The present research examined how the within-person association between sexual initiation and internalizing symptoms decays over time, using data with annual measurement occasions across adolescence (N = 1,789) and statistical models of within-person change. Sexual initiation was associated with increased levels of internalizing symptoms for early-initiating girls (ninth grade, approximately age 15), but not for on-time-initiating girls or for boys. The association between girls' early sexual initiation and internalizing symptoms declined precipitously over time. Indeed, 1 year after sexual debut, early-initiating girls were similar to on-time or noninitiating girls on internalizing symptoms, suggesting early sexual initiation does not produce lasting detriments to girls' mental health. Findings inform how researchers perceive sexual initiation, both as a developmental milestone and as a prevention target.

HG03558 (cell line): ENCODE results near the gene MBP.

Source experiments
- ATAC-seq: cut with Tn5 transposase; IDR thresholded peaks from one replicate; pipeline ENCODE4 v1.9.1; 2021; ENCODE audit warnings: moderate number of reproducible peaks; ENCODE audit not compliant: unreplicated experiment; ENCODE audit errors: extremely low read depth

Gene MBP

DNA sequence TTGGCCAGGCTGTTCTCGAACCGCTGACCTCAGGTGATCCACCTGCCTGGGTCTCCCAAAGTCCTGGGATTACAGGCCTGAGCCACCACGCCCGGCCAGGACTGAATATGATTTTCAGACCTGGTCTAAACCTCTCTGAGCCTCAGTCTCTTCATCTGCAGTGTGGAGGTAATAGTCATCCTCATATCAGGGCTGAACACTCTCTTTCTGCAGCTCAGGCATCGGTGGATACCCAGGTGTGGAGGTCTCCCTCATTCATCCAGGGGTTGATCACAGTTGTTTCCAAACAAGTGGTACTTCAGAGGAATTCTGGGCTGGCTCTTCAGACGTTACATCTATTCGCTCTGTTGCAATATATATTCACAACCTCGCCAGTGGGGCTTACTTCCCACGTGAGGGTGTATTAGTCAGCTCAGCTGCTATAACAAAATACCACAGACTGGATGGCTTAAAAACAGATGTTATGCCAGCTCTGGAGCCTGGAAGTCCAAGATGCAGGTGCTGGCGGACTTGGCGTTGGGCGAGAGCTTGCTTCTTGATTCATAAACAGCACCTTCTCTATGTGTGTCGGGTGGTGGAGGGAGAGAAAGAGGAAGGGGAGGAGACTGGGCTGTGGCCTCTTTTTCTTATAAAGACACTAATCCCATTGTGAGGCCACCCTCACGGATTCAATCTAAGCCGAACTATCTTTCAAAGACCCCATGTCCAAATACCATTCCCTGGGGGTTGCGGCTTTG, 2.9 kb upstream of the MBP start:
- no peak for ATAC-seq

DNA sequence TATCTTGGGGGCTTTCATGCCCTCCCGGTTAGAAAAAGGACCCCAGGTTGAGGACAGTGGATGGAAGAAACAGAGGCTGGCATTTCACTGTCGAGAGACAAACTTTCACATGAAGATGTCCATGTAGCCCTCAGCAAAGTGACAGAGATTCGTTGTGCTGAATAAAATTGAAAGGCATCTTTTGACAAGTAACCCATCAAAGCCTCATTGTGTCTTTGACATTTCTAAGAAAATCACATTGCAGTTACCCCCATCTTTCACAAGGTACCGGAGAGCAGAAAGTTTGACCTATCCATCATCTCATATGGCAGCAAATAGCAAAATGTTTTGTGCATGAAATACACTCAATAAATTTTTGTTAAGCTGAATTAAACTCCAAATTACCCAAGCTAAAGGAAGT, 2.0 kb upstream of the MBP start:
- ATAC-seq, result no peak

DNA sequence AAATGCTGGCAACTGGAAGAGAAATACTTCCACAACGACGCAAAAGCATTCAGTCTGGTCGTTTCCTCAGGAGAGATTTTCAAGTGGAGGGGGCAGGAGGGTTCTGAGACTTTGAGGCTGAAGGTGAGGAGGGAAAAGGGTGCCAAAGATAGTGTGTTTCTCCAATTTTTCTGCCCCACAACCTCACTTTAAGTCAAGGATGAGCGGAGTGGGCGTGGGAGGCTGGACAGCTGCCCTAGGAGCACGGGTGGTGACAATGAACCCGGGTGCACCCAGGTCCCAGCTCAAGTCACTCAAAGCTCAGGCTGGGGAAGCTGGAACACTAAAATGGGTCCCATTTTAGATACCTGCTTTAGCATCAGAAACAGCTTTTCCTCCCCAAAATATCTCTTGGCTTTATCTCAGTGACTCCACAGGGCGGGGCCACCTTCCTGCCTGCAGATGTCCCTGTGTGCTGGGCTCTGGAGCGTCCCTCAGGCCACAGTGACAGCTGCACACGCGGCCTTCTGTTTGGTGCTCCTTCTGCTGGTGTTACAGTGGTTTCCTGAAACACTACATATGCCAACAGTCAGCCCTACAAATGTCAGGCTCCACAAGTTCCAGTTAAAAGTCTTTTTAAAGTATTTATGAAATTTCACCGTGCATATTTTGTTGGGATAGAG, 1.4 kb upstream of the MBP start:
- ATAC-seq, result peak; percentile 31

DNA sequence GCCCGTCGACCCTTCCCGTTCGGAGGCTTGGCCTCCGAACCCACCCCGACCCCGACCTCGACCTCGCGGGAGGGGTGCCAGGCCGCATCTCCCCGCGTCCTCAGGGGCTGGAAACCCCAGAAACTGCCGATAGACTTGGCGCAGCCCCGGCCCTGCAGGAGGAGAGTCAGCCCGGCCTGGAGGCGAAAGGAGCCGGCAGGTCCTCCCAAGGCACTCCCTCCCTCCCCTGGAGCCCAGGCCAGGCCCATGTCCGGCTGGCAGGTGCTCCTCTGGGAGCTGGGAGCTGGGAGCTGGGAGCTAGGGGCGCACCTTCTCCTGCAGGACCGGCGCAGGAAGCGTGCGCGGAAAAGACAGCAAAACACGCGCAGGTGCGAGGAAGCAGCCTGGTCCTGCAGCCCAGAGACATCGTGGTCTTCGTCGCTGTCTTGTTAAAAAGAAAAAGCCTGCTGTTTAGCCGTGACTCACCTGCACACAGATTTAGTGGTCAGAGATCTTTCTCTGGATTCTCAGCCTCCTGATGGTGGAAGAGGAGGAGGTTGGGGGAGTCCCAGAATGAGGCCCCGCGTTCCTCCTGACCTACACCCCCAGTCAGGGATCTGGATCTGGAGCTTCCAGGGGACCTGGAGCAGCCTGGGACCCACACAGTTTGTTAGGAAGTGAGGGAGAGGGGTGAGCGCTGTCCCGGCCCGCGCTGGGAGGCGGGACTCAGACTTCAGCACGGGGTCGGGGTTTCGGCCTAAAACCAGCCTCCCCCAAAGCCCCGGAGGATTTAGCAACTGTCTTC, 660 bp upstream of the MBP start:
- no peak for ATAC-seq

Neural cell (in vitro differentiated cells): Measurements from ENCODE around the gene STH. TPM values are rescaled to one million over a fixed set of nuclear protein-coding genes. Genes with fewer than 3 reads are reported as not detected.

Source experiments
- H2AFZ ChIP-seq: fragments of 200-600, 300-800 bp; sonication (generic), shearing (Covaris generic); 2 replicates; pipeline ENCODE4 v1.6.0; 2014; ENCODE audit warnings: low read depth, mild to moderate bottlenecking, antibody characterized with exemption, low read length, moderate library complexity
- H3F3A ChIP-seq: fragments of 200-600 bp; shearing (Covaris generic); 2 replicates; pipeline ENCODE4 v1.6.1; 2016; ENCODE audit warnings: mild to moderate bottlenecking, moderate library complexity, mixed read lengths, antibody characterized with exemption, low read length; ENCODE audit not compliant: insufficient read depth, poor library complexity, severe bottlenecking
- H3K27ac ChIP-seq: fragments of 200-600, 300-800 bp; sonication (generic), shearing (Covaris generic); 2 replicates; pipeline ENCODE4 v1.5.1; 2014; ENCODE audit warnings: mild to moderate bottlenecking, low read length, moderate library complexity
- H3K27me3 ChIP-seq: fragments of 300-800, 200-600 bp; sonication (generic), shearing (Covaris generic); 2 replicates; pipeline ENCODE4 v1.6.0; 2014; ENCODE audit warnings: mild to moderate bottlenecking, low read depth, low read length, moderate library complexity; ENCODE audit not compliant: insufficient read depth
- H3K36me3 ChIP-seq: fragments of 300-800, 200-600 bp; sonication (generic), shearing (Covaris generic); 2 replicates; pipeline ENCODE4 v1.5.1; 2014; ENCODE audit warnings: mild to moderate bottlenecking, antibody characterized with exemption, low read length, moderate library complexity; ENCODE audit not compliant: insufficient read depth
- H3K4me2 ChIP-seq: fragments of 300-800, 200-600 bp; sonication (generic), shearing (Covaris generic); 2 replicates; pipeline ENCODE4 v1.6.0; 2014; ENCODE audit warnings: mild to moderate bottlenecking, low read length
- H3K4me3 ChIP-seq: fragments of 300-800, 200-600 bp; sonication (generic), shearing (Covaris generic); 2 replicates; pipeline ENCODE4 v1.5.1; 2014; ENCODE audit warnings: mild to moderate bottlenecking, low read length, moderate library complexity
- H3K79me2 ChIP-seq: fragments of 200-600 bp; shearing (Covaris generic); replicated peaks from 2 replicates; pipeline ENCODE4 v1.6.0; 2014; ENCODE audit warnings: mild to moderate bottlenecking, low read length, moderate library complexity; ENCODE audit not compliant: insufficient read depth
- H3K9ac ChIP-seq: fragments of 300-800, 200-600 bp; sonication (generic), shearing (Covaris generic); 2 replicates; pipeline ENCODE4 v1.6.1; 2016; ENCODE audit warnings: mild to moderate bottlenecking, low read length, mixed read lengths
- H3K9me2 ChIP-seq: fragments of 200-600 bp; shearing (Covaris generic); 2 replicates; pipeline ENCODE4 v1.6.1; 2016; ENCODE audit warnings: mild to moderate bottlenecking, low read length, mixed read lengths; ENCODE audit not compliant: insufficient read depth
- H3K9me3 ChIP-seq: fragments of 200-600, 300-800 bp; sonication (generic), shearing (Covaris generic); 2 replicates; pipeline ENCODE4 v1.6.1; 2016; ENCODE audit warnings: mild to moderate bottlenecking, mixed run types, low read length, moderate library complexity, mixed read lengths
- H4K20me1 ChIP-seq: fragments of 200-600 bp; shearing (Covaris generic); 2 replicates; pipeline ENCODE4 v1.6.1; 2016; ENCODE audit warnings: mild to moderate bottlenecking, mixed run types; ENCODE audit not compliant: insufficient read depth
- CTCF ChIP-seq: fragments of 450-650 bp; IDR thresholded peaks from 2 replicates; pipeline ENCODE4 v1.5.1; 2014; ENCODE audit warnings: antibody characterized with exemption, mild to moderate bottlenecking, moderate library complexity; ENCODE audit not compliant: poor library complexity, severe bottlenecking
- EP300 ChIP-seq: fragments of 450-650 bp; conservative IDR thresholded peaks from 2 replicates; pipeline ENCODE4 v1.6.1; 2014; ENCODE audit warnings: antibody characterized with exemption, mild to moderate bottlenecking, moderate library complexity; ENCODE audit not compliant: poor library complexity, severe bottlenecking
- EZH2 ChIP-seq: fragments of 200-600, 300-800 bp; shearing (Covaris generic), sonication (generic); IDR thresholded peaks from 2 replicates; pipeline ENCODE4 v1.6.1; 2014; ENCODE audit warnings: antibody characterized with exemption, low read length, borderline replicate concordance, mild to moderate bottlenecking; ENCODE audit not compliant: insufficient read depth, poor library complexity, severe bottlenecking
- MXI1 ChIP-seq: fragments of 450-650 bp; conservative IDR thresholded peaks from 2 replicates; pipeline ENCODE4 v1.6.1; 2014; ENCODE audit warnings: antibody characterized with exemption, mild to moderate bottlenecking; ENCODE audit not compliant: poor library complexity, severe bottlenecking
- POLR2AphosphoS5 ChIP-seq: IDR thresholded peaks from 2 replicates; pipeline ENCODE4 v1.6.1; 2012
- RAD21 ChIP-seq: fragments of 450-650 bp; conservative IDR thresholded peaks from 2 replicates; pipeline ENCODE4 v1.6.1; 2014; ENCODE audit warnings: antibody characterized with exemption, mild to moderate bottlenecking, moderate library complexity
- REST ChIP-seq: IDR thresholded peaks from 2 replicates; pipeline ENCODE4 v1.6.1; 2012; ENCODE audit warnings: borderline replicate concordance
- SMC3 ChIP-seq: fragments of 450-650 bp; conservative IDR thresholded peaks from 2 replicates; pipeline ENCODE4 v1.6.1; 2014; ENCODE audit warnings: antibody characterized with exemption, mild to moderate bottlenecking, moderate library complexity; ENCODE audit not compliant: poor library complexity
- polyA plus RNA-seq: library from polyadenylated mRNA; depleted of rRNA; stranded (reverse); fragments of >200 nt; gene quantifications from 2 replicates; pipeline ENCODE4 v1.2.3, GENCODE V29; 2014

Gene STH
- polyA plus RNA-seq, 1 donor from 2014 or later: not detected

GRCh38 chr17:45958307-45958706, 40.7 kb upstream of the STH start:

All Science Journal Classification (ASJC) codes
- Cultural Studies
- Developmental and Educational Psychology
- Social Sciences (miscellaneous)
- Behavioral Neuroscience